Several fundamental factors warrant optimism. First, biodiesel has the advantage that it can be woven into the web of the distribution system for today's fuels, because it can be injected directly into the stream of regular diesel being delivered by pipeline. Second, blends at low levels have been widely endorsed and accepted by major manufacturers. Third, the improved lubricity of biodiesel is just what the doctor ordered for reducing engine wear. These intrinsic benefits make realistic the estimate that biodiesel can contribute 2-10 percent of our diesel needs in a matter of several years—a small percentage to be sure, but a solid and rapid start on the road to biodiesel's becoming a significant part of the biofuels revolution.39
Biodiesel does have detractors. Some suggest that its use could increase emissions of nitrous oxide. Studies point to different conclusions in that regard.40
Energy balance questions are also raised. In a head-to-head comparison between biodiesel and traditional diesel fuel, however, biodiesel eats regular diesel alive, with a fossil fuel energy balance rating of 3.2 to 1, well ahead of petroleum diesel's 0.83 to 1.41 Cellulosic ethanol could have a ratio of energy inputs to outputs several times that figure.
The biggest jump in productivity may come when the right feed stocks are in use. The canola that Imperium will one day use will reduce transportation costs by virtue of being grown closer to the plant; plus, canola produces roughly a hundred gallons per acre compared to fifty to sixty gallons per acre from soybeans.42 Mustard, a beautiful bright yellow plant now starting to cover eastern Washington farms, is similarly productive at a hundred gallons per acre.43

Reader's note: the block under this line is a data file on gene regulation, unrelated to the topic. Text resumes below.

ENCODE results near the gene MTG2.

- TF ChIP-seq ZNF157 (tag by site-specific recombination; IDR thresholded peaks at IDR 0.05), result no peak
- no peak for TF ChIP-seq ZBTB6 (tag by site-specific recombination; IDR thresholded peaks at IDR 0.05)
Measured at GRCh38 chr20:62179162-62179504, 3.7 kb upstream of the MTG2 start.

Investment guru Nancy Floyd points out that locating refineries close to eco-friendly markets on the West Coast can save as much as $.50 a gallon by reducing the shipping costs of feed stock, now being hauled in by rail from the Midwest. Nth Power, her venture capital firm, is investing in Imperium, which is planning to expand its operations in
Washington to serve clients in close proximity to the Seattle area. "We have seen a lot of deals in biodiesel and in ethanol, and what attracted us to this deal was their strategy of building low [cost] refineries in places where the customers are, and then moving upstream to develop low-cost local feed stock," Floyd says.44
Imperium and Tobias depend on the $.99 biodiesel excise tax credit and curse its limited term. Congress provided this credit for only two years. So when Tobias goes to investors to look for capital, he cannot guarantee them that the credit will last much longer. This undermines the point of the credit by scaring away investors who need to take a long-range approach. Congress would do well to quit playing games and set up credits for meaningful and predictable lengths of time.